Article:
One of the concepts early on in deep learning is that of softmax. Softmax is a "soft approximation" of argmax. Argmax tells you which item in your data is the largest, and it's one hot notation spits out a vector with a "1" for the largest item. The softmax function maps real numbers onto a range (0,1), and ensures that they add up to 1, thus allowing for probabilistic interpretations. A lot depends on the β you pick.

For instance, you might select β = argmax(Zi) in one hot notation

The sum of the exponents is `95210529798199420000000000000000000000000000000000000000000000000000000000000000000000000000000000000000000000000000000000000000000000000000000000000000000000000000000000000000000000000000000000000000000000000000000`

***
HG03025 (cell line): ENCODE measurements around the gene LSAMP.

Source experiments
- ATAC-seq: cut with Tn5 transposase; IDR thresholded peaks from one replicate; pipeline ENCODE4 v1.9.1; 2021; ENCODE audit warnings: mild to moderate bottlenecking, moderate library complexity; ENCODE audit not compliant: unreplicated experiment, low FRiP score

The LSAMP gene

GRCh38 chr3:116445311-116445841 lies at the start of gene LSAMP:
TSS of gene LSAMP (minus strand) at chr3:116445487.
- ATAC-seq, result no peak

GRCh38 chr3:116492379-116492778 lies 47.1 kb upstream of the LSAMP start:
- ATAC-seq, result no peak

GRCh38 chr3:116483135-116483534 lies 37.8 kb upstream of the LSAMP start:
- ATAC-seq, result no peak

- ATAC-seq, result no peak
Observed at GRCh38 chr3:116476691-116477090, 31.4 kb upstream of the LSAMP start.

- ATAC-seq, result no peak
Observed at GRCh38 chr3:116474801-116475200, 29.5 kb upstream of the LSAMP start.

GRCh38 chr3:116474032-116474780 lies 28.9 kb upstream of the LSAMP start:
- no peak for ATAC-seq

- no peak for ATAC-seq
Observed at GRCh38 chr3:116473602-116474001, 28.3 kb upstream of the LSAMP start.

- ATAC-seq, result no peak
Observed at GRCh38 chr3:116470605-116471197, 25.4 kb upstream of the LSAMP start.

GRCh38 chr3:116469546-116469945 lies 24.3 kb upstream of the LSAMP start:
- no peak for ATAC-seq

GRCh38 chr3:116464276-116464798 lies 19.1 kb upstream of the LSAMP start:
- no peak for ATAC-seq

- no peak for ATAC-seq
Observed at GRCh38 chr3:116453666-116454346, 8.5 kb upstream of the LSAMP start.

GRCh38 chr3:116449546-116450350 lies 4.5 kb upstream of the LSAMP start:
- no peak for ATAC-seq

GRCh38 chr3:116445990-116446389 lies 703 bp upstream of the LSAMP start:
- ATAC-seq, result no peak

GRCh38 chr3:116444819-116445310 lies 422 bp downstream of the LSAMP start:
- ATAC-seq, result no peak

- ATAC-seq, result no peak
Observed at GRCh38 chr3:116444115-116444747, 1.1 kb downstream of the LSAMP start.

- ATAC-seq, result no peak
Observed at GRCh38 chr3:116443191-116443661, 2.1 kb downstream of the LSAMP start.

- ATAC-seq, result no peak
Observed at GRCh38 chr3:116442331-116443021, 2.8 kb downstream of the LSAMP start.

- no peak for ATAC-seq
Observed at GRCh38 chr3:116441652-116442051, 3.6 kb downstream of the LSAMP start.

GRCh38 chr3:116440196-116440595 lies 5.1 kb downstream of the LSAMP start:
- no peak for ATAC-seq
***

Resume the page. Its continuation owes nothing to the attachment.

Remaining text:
and the max is . For instance, you might select β = argmax(Zi) in one hot notation

The sum of the exponents is and the max is . Go ahead and change the Zi values in either of the tables above and see how the spread changes. As you can see, a larger β accentuates small differences and makes you overconfident.

The softmax feeds into loss calculations that are defined as the negative logarithm of softmax. To understand the spread of loss, see the chart below:

As you can see above, the loss tends to infinity when softmax tends to zero. This is basically a big ding for being absolutely sure about the wrong answer. Conversely, if you are absolutely sure about the right answer, the loss is zero. Libraries like Pytorch give you easy access to Softmax, but it is just as important to understand the math and the intuition behind this approach.